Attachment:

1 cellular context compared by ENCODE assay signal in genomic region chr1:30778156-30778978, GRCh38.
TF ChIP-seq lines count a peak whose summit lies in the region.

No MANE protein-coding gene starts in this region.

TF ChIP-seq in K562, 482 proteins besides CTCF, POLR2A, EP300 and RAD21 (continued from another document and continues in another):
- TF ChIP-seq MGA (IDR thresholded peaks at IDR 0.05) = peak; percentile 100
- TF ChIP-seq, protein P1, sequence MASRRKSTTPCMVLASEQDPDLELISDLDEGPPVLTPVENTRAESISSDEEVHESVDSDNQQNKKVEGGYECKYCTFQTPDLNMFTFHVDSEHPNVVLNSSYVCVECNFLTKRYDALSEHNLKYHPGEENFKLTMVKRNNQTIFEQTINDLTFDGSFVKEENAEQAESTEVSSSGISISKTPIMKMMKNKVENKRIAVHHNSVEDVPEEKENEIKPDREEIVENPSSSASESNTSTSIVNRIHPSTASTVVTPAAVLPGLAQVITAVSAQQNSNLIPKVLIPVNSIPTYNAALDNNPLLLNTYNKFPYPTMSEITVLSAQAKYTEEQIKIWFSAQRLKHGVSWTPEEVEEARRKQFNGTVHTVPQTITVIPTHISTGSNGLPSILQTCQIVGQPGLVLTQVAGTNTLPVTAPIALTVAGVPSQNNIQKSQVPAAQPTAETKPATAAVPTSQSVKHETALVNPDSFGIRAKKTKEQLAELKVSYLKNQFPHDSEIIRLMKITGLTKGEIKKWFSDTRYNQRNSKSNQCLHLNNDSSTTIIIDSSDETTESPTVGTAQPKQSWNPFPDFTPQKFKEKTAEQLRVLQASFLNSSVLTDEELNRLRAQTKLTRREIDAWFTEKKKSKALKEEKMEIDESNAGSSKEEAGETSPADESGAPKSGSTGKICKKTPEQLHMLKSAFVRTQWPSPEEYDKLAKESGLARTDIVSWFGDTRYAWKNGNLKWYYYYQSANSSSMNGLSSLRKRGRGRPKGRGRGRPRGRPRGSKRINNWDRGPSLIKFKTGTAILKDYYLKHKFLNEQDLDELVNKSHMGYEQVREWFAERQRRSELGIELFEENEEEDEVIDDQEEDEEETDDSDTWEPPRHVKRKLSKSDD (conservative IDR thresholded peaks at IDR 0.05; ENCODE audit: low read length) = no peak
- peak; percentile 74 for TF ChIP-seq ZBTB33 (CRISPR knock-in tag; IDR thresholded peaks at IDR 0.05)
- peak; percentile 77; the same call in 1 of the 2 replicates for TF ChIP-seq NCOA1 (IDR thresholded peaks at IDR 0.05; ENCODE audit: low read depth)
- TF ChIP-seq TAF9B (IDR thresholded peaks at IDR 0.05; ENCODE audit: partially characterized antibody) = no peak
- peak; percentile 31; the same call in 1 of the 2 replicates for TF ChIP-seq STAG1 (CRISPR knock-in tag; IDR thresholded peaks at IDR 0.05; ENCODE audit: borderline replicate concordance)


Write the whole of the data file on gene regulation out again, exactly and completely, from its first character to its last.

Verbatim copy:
1 cellular context compared by ENCODE assay signal in genomic region chr1:30778156-30778978, GRCh38.
TF ChIP-seq lines count a peak whose summit lies in the region.

No MANE protein-coding gene starts in this region.

TF ChIP-seq in K562, 482 proteins besides CTCF, POLR2A, EP300 and RAD21 (continued from another document and continues in another):
- TF ChIP-seq MGA (IDR thresholded peaks at IDR 0.05) = peak; percentile 100
- TF ChIP-seq, protein P1, sequence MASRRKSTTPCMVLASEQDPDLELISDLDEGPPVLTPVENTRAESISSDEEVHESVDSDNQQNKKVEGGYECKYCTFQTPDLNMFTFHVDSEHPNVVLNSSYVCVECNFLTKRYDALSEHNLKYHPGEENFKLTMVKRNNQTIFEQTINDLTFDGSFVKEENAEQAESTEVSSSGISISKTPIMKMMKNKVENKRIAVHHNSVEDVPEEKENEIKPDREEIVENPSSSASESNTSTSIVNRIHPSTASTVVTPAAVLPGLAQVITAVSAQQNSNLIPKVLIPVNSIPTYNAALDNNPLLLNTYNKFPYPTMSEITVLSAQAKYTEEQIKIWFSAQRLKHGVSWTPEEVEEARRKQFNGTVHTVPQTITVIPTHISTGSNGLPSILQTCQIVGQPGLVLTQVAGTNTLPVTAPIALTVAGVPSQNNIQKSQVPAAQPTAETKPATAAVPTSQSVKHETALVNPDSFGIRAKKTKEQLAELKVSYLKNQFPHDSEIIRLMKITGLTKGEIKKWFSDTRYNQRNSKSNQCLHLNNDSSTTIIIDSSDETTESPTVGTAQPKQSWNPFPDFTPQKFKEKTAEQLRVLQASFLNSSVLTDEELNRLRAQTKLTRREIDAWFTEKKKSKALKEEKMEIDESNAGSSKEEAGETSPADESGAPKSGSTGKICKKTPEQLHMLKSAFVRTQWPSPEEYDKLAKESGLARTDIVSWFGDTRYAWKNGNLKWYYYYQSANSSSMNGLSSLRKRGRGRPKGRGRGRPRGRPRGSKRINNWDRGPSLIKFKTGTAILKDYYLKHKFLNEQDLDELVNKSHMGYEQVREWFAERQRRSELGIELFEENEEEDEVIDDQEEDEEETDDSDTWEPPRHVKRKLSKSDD (conservative IDR thresholded peaks at IDR 0.05; ENCODE audit: low read length) = no peak
- peak; percentile 74 for TF ChIP-seq ZBTB33 (CRISPR knock-in tag; IDR thresholded peaks at IDR 0.05)
- peak; percentile 77; the same call in 1 of the 2 replicates for TF ChIP-seq NCOA1 (IDR thresholded peaks at IDR 0.05; ENCODE audit: low read depth)
- TF ChIP-seq TAF9B (IDR thresholded peaks at IDR 0.05; ENCODE audit: partially characterized antibody) = no peak
- peak; percentile 31; the same call in 1 of the 2 replicates for TF ChIP-seq STAG1 (CRISPR knock-in tag; IDR thresholded peaks at IDR 0.05; ENCODE audit: borderline replicate concordance)